Where did Nazi doctors learn their ethics? From a textbook


Karl Brandt, one of the defendants in the "doctors' trial"   

German medicine under Hitler resulted in so many horrors – eugenics, human experimentation, forced sterilization, involuntary euthanasia, mass murder – that there is a temptation to say that “Nazi doctors had no ethics”.

However, according to an article in the Annals of Internal Medicine by Florian Bruns and Tessa Chelouche (from Germany and Israel respectively), this was not the case at all. In fact, medical ethics was an important part of the medical curriculum between 1939 and 1945. Nazi officials established lectureships in every medical school in Germany for a subject called “Medical Law and Professional Studies” (MLPS).

There was no lack of ethics. It was just the wrong kind of ethics.

The focus of their study is a Rudolf Ramm, a German general practitioner who became the pre-eminent purveyor of Nazi medical ethics. He was editor-in-chief of the journal of the German Medical Association, Deutsches Ärzteblatt, and published a textbook, Ärztliche Rechts- Standeskunde (Medical Law and Health). The textbook sold out within a year. Ramm did not survive to be a defendant in the famous “doctors trial” in 1947. He was tried and shot by the Soviets in August 1945. His book was banned a few months later.

What did medical students learn during the Nazi era? According to Bruns and Chelouche, it was “the unequal worth of human beings, the moral imperative of preserving a pure Aryan people, the authoritarian role of the physician, the individual's obligation to stay healthy, and the priority of public health over individual-patient care”.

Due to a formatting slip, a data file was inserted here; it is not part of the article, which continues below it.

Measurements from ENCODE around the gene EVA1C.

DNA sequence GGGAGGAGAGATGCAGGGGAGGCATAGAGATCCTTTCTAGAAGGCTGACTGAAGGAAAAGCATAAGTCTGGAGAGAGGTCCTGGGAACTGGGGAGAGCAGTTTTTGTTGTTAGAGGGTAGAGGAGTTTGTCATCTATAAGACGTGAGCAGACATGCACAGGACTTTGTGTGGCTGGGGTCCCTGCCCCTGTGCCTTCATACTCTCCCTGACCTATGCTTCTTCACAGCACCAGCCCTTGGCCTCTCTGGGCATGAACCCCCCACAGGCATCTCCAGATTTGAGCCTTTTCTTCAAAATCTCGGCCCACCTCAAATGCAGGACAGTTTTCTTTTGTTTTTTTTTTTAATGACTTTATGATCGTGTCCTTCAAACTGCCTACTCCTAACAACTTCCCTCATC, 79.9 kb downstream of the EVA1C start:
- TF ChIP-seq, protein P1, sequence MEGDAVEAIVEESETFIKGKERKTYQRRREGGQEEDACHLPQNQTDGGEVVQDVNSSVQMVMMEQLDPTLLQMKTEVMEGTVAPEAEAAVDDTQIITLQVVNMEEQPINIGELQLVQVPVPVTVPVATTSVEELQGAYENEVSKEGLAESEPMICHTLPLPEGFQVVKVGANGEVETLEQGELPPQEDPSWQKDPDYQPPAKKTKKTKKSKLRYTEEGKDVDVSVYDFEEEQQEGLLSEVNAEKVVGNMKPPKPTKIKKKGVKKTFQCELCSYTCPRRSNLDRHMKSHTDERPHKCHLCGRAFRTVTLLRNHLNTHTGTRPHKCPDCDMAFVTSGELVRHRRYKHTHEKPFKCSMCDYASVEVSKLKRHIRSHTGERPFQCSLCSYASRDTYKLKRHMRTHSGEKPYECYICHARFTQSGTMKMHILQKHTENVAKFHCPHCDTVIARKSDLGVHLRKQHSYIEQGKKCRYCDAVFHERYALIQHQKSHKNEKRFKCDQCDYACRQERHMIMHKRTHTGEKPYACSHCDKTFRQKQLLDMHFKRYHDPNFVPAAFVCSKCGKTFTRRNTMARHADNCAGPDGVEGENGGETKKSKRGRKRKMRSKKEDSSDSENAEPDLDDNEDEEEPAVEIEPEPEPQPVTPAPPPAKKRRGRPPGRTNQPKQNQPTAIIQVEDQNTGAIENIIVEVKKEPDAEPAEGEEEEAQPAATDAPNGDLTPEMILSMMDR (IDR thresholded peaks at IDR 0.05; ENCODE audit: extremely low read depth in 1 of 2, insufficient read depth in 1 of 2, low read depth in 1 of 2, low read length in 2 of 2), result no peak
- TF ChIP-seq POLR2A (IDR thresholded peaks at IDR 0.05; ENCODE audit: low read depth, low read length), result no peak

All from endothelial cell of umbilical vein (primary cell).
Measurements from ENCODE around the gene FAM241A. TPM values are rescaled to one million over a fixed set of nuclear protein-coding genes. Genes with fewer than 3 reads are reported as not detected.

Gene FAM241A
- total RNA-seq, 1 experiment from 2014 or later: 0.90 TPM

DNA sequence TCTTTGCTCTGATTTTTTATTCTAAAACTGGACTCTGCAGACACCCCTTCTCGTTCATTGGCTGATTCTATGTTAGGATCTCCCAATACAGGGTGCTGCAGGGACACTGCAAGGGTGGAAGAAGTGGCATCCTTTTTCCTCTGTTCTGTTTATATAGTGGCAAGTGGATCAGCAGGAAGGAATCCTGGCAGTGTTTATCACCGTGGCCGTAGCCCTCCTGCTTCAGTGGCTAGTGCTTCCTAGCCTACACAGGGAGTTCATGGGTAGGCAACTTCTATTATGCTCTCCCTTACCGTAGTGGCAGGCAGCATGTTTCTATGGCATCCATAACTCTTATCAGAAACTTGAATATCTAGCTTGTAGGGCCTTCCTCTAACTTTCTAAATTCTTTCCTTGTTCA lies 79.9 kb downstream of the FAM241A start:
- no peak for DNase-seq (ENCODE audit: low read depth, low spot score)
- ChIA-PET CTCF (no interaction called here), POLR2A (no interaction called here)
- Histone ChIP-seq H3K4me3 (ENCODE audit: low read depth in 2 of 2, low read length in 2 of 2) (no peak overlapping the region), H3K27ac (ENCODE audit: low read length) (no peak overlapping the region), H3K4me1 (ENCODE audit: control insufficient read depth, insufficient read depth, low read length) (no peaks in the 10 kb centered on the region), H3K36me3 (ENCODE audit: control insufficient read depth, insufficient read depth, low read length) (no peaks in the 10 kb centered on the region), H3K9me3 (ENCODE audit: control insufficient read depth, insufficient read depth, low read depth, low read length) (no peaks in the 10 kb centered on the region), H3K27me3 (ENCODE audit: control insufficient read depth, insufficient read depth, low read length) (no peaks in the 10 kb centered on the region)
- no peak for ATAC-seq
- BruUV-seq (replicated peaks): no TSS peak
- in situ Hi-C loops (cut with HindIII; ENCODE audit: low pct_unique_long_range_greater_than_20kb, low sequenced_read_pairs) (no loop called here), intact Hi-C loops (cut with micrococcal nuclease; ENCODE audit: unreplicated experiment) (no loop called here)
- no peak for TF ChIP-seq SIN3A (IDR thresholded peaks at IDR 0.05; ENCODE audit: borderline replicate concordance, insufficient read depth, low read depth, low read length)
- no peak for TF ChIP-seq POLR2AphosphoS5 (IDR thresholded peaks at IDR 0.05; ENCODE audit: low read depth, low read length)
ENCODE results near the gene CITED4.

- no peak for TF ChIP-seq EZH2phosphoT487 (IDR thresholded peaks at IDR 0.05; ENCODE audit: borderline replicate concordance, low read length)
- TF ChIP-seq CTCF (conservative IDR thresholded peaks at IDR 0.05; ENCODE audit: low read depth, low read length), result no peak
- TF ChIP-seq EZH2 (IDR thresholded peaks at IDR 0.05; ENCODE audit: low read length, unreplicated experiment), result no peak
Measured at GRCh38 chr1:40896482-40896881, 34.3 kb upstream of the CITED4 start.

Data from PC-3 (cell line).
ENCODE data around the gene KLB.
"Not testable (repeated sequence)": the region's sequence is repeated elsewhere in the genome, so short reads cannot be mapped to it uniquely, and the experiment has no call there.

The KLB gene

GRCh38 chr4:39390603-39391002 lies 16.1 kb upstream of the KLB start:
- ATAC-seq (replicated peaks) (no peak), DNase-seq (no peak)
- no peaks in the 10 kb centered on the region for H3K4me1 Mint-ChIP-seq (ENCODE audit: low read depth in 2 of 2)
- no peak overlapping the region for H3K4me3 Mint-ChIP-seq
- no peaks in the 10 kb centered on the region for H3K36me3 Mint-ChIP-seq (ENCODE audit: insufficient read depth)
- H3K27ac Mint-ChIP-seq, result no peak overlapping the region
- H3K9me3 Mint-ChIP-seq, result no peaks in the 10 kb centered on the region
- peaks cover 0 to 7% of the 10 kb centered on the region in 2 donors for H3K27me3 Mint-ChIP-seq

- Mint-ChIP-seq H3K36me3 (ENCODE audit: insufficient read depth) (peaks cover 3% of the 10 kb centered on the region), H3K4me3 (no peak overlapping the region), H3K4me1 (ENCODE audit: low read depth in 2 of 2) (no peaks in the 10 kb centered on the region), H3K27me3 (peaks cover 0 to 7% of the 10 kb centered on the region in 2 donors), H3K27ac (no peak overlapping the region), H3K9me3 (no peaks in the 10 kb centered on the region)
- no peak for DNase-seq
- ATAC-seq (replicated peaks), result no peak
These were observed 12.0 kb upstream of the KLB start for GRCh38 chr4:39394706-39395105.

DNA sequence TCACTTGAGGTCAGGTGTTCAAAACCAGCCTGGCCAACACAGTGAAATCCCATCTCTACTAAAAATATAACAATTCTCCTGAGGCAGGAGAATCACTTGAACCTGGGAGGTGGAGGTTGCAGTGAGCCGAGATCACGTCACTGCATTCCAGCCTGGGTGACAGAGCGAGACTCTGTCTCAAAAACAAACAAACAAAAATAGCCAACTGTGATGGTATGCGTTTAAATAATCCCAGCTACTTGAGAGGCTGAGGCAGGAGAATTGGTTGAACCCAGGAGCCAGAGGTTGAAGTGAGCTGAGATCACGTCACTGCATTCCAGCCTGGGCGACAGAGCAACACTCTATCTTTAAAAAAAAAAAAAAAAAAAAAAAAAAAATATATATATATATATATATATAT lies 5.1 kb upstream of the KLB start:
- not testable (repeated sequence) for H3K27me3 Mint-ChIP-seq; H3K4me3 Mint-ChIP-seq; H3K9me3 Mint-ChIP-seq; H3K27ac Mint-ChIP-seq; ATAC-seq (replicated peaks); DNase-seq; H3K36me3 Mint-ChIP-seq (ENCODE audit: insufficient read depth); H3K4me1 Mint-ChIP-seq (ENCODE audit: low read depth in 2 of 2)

Ramm taught his students that:

Nazism brought the “reinstatement of a high level of professional ethics.” He welcomed the fact that “the profession had been extensively cleansed of politically unreliable elements foreign to our race” (that is, German-Jewish physicians).

Ramm saw 3 distinct dangers facing the German people: “racial miscegenation,” a declining birthrate, and the “growth of inferior elements” in the German population. He traced the origins of these perceived dangers to a “disregard for the laws of nature,” caused by church dogma and socialist ideologies. Ramm denounced any form of health care for “hereditarily inferior” people and asserted that every person in Nazi Germany had a moral duty to stay healthy.

After this brief survey, Bruns and Chelouche argue that today’s doctors must resist the temptation to believe that they are much more ethical than “the bad old days”. A commitment to ethics can wax and wane. In fact, in the Weimar Republic, the ethical standards for human experimentation were “remarkably advanced”. The Nazis did not even bother to repeal them, but simply redefined the subject of experimentation to exclude concentration camp inmates. They conclude by warning that:

It is important to realize that ethical reasoning can be corrupted and that teaching ethics is, in itself, no guarantee of the moral integrity of physicians. The history of bioethics reveals that the professional ethos of physicians is more fragile than we might believe because it depends on the moral zeitgeist and politico-social circumstances, both of which are subject to change ...




MORE ON THESE TOPICS | bioethics, medical ethics, nazi doctors
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